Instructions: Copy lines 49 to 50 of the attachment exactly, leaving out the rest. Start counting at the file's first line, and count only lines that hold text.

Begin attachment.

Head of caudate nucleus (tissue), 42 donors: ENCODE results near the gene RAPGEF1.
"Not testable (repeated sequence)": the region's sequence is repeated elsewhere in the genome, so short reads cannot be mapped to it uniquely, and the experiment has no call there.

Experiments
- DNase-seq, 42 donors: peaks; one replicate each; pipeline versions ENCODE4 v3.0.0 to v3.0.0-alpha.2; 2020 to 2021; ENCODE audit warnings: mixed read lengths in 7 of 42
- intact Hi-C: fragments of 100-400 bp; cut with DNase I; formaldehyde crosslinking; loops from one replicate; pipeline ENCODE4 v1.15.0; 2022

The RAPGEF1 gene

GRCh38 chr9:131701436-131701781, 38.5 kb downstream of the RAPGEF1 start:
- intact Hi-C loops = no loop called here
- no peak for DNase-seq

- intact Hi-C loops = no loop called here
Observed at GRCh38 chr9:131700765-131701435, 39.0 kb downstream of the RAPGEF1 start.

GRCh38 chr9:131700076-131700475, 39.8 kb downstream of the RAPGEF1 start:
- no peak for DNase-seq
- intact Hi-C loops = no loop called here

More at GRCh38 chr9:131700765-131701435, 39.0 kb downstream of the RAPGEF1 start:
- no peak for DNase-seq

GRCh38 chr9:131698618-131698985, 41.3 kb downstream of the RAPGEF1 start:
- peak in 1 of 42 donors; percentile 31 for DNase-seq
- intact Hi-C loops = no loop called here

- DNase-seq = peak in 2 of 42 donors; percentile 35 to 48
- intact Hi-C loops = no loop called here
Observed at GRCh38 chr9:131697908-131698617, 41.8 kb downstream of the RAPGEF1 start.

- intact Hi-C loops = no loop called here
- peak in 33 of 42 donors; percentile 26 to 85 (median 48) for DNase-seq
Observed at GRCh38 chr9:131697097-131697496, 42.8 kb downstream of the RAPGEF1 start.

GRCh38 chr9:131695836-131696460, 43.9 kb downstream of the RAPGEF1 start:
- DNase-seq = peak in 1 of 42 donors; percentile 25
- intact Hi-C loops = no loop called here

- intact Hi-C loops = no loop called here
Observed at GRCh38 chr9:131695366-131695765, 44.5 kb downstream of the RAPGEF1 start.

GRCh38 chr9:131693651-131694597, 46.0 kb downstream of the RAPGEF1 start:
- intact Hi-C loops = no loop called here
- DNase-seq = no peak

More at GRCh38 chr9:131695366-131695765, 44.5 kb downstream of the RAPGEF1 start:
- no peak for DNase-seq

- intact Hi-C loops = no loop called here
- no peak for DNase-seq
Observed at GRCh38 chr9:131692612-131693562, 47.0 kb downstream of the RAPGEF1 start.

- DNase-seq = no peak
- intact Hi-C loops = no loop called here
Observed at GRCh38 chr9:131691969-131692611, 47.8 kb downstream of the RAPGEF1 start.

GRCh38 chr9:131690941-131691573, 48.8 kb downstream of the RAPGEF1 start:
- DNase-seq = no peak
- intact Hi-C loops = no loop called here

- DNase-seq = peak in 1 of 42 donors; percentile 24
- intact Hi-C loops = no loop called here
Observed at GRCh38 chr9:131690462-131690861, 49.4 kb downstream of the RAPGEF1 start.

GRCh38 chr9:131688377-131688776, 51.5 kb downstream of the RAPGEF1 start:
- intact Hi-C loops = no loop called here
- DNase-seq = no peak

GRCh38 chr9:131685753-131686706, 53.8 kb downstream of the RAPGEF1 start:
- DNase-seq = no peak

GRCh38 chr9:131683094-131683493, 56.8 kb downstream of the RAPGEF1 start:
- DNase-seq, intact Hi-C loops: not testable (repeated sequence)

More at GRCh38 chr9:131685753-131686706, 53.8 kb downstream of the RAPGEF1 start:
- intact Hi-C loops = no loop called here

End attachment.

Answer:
- intact Hi-C loops = no loop called here
- DNase-seq = no peak